Never miss a great news story!
Get instant notifications from Economic Times
AllowNot now


You can switch off notifications anytime using browser settings.
12,086.70114.9
Stock Analysis, IPO, Mutual Funds, Bonds & More

Telling stories through audio to ‘Mann ki Baat’, the rise of podcast in India

Mann Ki Baat has been generating a revenue of Rs 5 crore for AIR every year for the last four years.

ET CONTRIBUTORS|
Updated: Oct 01, 2019, 03.54 PM IST
0Comments
Getty Images
iStock-848658582FINAL
We are a voice and audio first nation. We love to talk; we love to hear. Voice calls have surged 70% in two years despite fall in data charges.
By Sreeraman Thiagarajan

Technologies companies have always practiced in democratizing. Alexa has over 100,000 Skills, Google Playstore has over 3 million apps, and Apple Podcast has over 500,000 podcasts, all built by 3rd party. The beauty is that, someone created a platform to solve information asymmetry by creating a link between creator, developers, programmers and listeners, viewers, or users in general.

The link serving both the sides are fundamentally built on the principles of information economy. Connect information between supply and demand and make money in the information arbitrage. This model has served well to create companies like Uber, Zomato, Google, and more. In fact 'ubernization' is the colloquial term for the information economy.

For mature products and markets like transport, food and online news, this works perfectly because they had many decades worth of supply that can be better connected to demand. But what about categories that are nascent and/or latent in their demand?

Cloud Kitchens and Podcasts are two of my favorite examples. Why open a chain of kitchens when you can run another Swiggy? Why create original spoken-word audio and podcasts when you can launch another app that aggregates and streams? The fundamentals are simple, for Uber to be successful today, Henry Ford had to make cars first. That is, create supply before you can cater to demand.

The counter argument for this is, what if the demand is false and you are chasing a mirage? The best way to study that is to identify proxies and make meaningful assumptions about consumers' needs. And then, serve it differently.

Let's take podcast as example and start with data then look at anthropology and anecdotes. There are over a billion phones connections in the country but only 35% of them are smart. Which means audio content can reach devices where video fails. Remember the Kaan Khajura Tesan by Unilever in India? It was a missed-call based radio on-demand for media and internet dark regions in northern parts of India. They had over 10 million subscribers listening to audio content laced with sporadic ad jingles. The activity won a Cannes Gold award, the highest recognition in the field of advertising and marketing.

As of June 2019, PWC estimates Indian podcast listener base was at 40 million by end of 2018, a 58% rise from year before. But if we consider Prime Minister Narendra Modi's Mann Ki Baat as a podcast, then the baseline instantly moves to 600 million listeners.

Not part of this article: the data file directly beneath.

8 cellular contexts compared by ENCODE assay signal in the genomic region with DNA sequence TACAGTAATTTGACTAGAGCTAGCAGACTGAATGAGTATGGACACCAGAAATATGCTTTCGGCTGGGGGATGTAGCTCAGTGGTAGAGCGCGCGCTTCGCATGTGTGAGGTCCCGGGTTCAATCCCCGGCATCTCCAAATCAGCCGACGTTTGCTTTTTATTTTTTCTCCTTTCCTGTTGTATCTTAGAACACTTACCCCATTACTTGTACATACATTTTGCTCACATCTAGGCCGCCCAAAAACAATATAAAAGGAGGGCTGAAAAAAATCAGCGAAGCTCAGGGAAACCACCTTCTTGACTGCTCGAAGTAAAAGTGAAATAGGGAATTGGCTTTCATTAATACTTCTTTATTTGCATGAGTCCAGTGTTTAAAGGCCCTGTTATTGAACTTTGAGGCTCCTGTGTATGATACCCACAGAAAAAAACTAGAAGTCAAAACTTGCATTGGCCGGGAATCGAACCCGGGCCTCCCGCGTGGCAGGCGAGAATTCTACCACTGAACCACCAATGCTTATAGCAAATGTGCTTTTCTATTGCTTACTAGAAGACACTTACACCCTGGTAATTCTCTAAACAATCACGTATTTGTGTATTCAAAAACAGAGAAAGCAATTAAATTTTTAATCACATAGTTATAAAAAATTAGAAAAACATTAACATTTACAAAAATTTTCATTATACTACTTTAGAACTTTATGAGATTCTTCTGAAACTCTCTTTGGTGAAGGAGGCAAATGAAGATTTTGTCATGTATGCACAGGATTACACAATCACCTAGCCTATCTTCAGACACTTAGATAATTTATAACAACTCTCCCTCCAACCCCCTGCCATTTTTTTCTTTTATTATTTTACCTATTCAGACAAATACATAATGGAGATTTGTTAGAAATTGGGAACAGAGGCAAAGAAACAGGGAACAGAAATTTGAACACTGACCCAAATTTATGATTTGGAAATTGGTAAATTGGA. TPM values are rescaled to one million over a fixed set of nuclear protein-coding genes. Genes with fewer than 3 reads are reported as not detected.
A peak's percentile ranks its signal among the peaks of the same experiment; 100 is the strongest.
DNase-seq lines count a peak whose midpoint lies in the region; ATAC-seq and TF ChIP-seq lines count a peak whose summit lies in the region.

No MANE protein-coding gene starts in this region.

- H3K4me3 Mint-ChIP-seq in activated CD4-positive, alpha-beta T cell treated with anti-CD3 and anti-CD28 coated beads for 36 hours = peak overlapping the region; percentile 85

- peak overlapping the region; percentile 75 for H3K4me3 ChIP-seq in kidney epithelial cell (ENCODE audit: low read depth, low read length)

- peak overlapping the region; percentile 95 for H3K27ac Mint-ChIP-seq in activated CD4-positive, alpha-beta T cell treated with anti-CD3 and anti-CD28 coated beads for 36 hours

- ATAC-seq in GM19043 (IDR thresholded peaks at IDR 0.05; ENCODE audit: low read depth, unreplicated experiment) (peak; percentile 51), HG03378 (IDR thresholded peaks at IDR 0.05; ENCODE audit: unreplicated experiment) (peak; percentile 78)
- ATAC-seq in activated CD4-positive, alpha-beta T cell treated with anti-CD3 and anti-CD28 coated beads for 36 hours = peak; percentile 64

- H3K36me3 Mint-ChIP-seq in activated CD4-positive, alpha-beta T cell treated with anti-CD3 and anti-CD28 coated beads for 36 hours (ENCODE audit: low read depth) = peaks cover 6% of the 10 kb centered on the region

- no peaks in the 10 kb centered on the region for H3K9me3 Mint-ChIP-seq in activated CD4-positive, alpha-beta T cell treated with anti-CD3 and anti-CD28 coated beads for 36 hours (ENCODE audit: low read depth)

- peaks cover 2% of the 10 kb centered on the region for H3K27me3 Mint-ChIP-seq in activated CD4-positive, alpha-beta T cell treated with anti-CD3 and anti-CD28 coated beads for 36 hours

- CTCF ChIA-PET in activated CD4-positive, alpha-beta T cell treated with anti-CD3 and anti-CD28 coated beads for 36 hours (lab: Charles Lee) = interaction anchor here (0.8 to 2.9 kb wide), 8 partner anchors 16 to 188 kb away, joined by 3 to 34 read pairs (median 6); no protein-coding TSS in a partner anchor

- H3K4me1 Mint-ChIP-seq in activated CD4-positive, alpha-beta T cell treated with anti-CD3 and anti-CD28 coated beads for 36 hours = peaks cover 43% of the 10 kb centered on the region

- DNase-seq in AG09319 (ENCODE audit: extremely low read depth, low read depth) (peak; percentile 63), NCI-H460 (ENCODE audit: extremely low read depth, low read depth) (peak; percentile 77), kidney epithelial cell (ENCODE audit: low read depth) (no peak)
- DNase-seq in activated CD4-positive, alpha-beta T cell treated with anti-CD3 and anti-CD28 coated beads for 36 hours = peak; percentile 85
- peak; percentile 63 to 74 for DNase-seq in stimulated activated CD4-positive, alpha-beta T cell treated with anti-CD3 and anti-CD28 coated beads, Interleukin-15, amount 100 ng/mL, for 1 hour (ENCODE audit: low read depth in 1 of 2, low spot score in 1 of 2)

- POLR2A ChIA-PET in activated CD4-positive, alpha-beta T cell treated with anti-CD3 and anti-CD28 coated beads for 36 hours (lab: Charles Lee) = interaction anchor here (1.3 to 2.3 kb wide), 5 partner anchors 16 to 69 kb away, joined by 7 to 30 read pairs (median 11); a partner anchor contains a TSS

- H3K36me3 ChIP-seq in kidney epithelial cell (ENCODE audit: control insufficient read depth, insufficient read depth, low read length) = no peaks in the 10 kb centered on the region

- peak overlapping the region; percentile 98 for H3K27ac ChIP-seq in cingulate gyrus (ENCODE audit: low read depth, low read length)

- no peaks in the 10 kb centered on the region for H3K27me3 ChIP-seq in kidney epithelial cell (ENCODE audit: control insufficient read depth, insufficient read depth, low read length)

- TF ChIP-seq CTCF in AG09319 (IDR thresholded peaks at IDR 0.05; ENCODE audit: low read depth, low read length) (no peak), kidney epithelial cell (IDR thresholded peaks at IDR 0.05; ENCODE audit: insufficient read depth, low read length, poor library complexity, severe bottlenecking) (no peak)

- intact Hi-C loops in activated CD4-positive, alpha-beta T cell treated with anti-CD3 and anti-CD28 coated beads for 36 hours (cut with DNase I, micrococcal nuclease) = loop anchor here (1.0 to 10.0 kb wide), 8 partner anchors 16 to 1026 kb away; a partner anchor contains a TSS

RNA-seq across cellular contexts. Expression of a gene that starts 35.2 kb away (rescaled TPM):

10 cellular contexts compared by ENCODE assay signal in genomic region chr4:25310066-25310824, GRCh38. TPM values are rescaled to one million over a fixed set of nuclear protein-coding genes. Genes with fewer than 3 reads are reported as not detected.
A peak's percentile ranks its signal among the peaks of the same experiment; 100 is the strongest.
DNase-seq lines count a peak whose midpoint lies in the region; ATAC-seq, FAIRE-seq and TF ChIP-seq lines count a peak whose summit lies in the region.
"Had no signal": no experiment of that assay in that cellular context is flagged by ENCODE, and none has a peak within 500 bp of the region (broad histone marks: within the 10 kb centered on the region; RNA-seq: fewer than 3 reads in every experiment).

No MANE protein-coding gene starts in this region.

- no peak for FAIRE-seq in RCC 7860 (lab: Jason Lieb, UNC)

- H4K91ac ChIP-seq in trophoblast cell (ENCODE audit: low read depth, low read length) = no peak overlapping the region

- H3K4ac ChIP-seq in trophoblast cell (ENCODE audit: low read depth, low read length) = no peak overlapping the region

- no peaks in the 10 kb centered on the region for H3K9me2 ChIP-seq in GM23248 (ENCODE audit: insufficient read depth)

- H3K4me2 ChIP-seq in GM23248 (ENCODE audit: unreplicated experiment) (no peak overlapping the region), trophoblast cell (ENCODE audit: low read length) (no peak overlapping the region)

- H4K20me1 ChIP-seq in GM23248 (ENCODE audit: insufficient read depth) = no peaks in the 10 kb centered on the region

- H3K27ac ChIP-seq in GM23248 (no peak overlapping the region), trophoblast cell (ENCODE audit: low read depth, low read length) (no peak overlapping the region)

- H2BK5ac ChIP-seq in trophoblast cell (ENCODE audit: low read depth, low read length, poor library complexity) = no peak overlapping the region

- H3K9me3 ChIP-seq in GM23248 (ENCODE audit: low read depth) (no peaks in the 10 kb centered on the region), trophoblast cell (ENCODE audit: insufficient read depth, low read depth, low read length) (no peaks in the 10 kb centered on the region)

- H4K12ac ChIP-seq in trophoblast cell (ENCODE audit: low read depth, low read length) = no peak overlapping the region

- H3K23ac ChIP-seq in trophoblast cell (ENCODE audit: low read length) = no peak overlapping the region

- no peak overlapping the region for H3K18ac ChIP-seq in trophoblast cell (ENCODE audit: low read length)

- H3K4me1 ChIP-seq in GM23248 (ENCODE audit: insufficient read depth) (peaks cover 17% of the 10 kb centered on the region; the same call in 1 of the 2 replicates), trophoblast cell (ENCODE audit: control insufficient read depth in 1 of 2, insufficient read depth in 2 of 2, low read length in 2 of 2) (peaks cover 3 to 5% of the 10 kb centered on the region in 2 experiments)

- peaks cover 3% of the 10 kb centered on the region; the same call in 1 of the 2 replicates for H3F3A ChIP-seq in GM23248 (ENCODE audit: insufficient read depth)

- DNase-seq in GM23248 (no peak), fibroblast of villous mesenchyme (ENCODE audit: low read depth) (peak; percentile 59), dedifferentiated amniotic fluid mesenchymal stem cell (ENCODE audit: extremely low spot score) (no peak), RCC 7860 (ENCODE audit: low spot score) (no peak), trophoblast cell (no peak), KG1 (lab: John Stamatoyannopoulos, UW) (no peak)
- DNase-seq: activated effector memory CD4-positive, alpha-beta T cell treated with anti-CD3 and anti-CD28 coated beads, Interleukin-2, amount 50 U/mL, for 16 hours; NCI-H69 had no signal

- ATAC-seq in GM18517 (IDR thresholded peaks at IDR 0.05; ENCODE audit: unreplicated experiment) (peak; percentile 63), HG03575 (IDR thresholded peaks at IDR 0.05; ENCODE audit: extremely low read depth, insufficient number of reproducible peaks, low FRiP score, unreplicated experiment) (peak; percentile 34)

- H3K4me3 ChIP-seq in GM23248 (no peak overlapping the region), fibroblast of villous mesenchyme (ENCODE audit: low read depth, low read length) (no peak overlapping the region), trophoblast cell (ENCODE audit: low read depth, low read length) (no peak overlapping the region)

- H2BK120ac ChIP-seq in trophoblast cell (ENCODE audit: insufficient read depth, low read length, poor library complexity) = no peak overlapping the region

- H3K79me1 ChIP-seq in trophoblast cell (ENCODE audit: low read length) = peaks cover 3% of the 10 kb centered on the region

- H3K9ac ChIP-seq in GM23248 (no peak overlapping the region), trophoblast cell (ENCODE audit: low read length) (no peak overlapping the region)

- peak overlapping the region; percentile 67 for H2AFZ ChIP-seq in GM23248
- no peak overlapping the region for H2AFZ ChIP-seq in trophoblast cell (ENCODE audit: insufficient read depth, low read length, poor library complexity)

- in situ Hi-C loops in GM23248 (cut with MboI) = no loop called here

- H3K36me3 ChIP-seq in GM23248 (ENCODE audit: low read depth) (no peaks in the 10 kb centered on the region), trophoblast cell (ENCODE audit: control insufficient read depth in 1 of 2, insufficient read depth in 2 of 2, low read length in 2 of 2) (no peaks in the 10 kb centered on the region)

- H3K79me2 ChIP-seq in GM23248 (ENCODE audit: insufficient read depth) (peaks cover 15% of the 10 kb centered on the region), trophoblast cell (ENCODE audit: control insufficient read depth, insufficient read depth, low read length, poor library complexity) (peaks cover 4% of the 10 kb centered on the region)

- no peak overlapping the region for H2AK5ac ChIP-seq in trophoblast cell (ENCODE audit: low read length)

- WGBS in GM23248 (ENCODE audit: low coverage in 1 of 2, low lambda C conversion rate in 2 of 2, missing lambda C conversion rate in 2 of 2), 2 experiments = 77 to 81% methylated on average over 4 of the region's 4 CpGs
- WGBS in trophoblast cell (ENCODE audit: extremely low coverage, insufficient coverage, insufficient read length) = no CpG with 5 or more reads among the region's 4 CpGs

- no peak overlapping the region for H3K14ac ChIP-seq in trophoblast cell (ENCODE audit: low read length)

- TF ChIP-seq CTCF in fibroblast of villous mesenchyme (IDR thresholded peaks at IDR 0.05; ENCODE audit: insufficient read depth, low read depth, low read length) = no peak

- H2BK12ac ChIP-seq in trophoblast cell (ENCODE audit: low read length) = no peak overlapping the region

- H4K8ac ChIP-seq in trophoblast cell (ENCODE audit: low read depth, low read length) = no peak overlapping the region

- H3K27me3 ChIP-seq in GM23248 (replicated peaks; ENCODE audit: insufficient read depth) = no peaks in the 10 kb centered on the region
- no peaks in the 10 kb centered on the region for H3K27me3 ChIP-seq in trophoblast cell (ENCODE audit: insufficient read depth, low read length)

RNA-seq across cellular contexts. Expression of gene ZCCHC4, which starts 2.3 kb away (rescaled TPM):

Interestingly, at a time when OTT and videos are the buzzwords, Mann Ki Baat existing as a spoken-word audio validates the hypothesis that grassroots reach can be created with audio. Besides, the show has been generating a revenue of Rs 5 crore for AIR every year for the last four years. Create a user-base, revenue will follow.

Anthropologically speaking, there are many moments in our day when our hands and eyes are busy, tired or both. Studies indicate our daily commute time is 91 minutes in urban and 47 in non-urban locations. FM Radios (proxies for podcasts) were built on the basis of drive time, but they are linear, and the impatient generation wants a control over our choice of content. Podcasts in the genres of self-help, management, motivation and audio stories are top contenders replacing radio time when commuting.

Anecdotally, we are a voice and audio first nation. We love to talk; we love to hear. Voice calls have surged 70% in two years despite fall in data charges. The rise of smart speakers including Alexa Echo, Google Home, and innovations in audio on-demand Saregama Carvaan, Shemaroo Bakthi all validates the growing adoption of audio content consumption when hands and eyes are busy. Creating new age information economy is hard but totally possible.

Taking our own aawaz.com, we started as a pure play spoken-word audio on-demand in Hindi, creating every decibel of content in-house. We were catering to latent needs when we started this journey a year and half ago. But today, we have a thriving content creator program which converts our product into a platform.

September 30 marks international podcast day and there has never been a better time in India to be telling stories in audio.

( The writer runs aawaz.com a podcast platform in Indian Languages)

(Disclaimer: The opinions expressed in this column are that of the writer. The facts and opinions expressed here do not reflect the views of www.economictimes.com.)

Also Read

Storytelling with a desi twist: Spotify to launch original podcasts in India

Beating the blues! It's gin and Scrabble for IVM Podcasts founder

Salt Attire founder finds comfort in Shane Parrish's podcast, 'dal-chawal'

Indian podcast network Aawaz.com associates with India vs Bangladesh Test Match

Comments
Add Your Comments
Commenting feature is disabled in your country/region.
Download The Economic Times Business News App for the Latest News in Business, Sensex, Stock Market Updates & More.

Other useful Links


Copyright © 2019 Bennett, Coleman & Co. Ltd. All rights reserved. For reprint rights: Times Syndication Service